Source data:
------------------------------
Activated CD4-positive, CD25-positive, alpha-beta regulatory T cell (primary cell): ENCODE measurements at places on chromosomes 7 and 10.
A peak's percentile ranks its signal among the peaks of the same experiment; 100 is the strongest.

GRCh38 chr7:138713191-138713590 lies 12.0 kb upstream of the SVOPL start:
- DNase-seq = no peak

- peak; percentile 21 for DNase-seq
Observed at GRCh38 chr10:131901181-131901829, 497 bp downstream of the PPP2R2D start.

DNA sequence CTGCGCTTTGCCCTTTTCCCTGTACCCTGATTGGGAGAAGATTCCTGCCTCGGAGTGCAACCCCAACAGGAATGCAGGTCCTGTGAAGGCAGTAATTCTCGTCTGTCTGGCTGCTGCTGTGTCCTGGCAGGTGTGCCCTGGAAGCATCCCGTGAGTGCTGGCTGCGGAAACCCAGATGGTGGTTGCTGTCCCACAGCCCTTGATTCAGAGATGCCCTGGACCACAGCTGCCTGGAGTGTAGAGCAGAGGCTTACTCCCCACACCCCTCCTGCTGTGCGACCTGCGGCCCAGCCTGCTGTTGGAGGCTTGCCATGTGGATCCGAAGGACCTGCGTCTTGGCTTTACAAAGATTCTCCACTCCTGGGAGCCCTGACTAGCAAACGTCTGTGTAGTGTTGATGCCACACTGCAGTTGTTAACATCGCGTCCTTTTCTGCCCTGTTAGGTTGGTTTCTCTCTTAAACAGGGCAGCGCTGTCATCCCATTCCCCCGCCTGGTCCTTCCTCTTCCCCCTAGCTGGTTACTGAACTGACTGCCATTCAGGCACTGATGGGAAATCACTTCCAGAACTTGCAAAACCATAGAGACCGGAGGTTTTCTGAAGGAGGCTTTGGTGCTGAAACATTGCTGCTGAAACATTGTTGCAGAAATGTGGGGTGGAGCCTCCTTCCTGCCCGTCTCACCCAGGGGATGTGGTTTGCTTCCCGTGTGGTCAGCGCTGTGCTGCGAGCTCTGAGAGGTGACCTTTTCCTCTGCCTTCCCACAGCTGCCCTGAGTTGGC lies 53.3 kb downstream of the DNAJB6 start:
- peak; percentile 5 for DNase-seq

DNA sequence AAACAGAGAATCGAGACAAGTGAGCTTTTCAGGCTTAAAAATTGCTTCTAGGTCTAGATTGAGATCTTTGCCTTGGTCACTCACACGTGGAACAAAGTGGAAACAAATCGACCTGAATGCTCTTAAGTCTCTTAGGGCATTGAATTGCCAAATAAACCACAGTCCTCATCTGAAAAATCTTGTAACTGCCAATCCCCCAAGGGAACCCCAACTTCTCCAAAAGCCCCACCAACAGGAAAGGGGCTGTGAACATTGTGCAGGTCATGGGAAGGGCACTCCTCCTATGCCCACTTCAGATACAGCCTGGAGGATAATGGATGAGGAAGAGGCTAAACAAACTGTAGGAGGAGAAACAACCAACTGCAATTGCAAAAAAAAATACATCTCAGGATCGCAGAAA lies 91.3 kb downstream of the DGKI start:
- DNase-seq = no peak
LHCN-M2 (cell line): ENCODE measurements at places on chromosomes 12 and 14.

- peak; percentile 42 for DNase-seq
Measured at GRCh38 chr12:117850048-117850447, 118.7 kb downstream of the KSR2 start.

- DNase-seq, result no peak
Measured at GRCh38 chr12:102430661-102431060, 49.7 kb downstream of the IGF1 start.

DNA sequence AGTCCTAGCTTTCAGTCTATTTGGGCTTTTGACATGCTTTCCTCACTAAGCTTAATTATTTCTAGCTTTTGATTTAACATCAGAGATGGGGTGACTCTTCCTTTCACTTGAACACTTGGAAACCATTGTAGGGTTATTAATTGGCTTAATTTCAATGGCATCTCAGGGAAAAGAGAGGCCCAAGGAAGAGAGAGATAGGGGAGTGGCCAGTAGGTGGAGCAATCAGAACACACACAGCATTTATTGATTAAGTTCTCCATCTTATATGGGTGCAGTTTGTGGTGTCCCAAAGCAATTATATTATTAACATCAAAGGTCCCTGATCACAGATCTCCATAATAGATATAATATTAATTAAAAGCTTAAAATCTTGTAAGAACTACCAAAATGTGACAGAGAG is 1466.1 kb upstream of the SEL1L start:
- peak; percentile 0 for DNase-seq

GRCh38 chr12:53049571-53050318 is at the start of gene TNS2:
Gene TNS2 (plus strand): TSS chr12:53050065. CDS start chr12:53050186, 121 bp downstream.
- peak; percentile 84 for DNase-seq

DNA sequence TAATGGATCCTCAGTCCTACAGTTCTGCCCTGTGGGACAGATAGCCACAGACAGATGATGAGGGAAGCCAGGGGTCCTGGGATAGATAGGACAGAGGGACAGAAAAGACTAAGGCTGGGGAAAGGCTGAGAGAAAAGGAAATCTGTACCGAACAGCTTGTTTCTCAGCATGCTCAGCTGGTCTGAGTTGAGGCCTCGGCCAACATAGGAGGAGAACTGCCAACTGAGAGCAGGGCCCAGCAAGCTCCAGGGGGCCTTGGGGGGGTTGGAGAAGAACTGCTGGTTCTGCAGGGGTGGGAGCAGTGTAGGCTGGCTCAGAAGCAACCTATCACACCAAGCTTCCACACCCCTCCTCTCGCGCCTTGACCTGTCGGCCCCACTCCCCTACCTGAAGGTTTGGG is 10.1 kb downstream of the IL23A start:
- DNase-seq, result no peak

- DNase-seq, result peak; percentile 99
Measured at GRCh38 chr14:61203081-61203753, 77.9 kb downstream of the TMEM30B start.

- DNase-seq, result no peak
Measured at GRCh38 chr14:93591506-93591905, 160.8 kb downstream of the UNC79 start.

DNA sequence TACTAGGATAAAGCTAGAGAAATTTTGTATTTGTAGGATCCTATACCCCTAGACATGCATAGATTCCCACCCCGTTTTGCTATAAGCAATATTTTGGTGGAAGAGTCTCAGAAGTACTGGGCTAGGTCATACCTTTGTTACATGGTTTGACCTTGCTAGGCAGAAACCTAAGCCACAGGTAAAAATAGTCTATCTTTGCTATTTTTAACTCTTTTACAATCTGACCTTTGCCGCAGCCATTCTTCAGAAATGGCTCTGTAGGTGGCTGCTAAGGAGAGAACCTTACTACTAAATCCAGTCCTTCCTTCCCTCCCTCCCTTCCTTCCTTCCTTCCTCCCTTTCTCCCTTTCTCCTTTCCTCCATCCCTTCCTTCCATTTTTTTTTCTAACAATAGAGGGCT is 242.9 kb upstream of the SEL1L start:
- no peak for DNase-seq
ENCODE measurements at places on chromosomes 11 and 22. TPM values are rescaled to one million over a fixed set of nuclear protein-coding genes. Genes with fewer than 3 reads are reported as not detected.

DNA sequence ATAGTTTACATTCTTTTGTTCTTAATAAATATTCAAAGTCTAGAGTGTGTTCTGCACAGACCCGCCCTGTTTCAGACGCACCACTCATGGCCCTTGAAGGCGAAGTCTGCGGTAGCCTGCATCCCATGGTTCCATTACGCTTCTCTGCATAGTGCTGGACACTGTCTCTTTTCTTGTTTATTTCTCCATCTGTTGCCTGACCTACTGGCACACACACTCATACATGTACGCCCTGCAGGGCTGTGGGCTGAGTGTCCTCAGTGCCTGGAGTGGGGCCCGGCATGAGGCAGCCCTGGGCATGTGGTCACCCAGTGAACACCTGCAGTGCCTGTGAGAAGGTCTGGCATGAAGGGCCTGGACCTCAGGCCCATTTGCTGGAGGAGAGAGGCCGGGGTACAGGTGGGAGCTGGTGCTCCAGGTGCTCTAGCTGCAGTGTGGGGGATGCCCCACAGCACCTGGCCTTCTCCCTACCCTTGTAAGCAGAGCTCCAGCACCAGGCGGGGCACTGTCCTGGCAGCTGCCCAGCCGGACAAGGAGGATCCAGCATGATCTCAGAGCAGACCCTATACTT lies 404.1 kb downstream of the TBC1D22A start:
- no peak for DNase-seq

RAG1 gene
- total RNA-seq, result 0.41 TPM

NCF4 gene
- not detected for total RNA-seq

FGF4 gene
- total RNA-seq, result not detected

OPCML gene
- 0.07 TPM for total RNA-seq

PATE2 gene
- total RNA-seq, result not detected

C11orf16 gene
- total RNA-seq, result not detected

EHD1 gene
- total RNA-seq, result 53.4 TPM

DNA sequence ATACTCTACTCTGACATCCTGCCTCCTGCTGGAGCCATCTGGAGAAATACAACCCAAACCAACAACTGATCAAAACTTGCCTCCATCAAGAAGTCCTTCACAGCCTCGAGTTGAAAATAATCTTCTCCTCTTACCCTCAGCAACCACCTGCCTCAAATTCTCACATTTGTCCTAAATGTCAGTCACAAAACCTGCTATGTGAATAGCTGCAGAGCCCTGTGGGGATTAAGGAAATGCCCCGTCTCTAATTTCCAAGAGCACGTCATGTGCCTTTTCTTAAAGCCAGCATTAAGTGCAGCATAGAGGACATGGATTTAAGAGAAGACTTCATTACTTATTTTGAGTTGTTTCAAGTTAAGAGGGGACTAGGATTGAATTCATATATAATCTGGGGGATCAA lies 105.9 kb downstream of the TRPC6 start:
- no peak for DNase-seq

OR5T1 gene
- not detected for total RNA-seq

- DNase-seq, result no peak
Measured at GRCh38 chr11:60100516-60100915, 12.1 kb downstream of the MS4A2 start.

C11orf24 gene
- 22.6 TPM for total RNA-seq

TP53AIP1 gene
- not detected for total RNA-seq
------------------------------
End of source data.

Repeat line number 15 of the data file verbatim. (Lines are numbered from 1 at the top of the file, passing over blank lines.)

Measured at GRCh38 chr12:102430661-102431060, 49.7 kb downstream of the IGF1 start.